Toyota, Panasonic announce big EV battery joint venture

25. January 2019 - autoblog

Toyota, Panasonic announce big EV battery joint venture

Batteries produced will be sold to various automakers

Toyota Motor Corp and Panasonic Corp are launching a joint venture next year to make electric vehicle (EV) batteries, leveraging the heft of one of the world's largest automakers and battery makers to expand their EV push.

Toyota will own 51 percent of the joint venture, and Panasonic the rest, the two companies said in a joint statement on Tuesday, confirming previous reports.

The joint venture, which builds on an initial lithium-ion battery partnership struck between the two companies in late 2017, reflects the aim of the Japanese companies to become a bigger global player in the battery industry, which is vital for the development of affordable EVs.

The two companies will pool part of existing battery-related equipment and engineers to the joint venture. Panasonic will also transfer its manufacturing capabilities in Japan and China for its thin, rectangular prismatic batteries.

The two companies will transfer a total of 3,500 employees.

Batteries produced by the joint venture will be sold to various automakers.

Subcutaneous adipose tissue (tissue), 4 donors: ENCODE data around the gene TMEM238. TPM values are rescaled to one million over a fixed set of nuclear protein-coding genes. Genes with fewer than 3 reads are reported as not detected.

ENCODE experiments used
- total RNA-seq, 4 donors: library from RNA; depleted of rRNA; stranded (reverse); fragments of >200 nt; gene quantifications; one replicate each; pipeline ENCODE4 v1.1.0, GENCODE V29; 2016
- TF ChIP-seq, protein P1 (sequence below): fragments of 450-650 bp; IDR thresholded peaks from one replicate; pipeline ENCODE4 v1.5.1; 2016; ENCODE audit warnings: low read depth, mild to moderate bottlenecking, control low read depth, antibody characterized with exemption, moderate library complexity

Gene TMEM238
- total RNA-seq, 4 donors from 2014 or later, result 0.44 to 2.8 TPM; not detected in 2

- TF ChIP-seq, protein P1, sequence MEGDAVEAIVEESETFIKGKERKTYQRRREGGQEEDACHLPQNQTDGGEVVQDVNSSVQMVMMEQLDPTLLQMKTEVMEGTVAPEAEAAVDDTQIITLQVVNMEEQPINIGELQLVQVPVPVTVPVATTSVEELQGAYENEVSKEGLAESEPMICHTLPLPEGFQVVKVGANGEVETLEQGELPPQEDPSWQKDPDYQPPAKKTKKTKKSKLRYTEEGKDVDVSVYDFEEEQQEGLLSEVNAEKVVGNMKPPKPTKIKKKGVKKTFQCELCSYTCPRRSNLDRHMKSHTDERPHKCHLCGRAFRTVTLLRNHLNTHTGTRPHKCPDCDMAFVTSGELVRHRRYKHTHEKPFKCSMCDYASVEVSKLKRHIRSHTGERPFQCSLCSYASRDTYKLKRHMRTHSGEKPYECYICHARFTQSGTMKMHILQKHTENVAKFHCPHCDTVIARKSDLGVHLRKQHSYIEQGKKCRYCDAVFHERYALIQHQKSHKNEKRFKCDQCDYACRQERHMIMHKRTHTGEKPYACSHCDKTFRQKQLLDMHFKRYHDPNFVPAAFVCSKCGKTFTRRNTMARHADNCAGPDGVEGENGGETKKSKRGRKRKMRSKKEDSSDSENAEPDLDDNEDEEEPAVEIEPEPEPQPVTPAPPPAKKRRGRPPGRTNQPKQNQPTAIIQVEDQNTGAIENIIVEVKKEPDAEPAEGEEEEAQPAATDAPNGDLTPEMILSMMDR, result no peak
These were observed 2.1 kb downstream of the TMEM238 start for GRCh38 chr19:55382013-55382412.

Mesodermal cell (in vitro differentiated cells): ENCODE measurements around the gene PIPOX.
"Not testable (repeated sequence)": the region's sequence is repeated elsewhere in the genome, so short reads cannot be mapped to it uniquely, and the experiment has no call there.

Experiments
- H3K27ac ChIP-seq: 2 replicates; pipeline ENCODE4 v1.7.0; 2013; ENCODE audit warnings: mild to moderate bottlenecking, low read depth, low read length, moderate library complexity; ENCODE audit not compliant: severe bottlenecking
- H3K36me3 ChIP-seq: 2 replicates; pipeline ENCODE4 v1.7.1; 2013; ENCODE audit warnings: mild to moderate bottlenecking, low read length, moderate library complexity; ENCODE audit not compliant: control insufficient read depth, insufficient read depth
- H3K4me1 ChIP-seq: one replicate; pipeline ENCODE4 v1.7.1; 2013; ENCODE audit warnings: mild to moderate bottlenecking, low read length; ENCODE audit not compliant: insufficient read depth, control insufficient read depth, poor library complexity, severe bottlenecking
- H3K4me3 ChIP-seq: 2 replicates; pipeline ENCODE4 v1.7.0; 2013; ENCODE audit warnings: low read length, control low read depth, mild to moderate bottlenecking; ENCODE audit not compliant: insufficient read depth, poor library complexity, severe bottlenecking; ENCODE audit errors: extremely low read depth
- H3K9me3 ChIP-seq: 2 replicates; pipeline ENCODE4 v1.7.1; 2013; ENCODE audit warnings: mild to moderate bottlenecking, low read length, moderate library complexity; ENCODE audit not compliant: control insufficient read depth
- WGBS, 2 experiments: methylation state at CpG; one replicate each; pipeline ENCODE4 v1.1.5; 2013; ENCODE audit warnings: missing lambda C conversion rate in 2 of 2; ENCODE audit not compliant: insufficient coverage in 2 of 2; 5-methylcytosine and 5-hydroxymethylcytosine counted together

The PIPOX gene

The capital size of the venture has not been decided yet, the two companies said.

While Panasonic is one of the world's biggest EV battery suppliers, it is facing rising competition from South Korean makers Samsung SDI Co and LG Chem, and CATL of China.

Panasonic is currently Tesla's exclusive battery cell supplier, but Reuters reported that the U.S. EV maker has been in discussions with other companies including China's Tianjin Lishen to supply batteries for its new Shanghai car factory.

Toyota and Panasonic already operate a joint venture called Prime Earth EV Energy, which manufactures batteries mainly used in gasoline hybrid vehicles.

The new joint venture also shows that Toyota is expanding further into development and production of EV batteries just as many rivals have been stepping away from their development due to the heavy costs involved.

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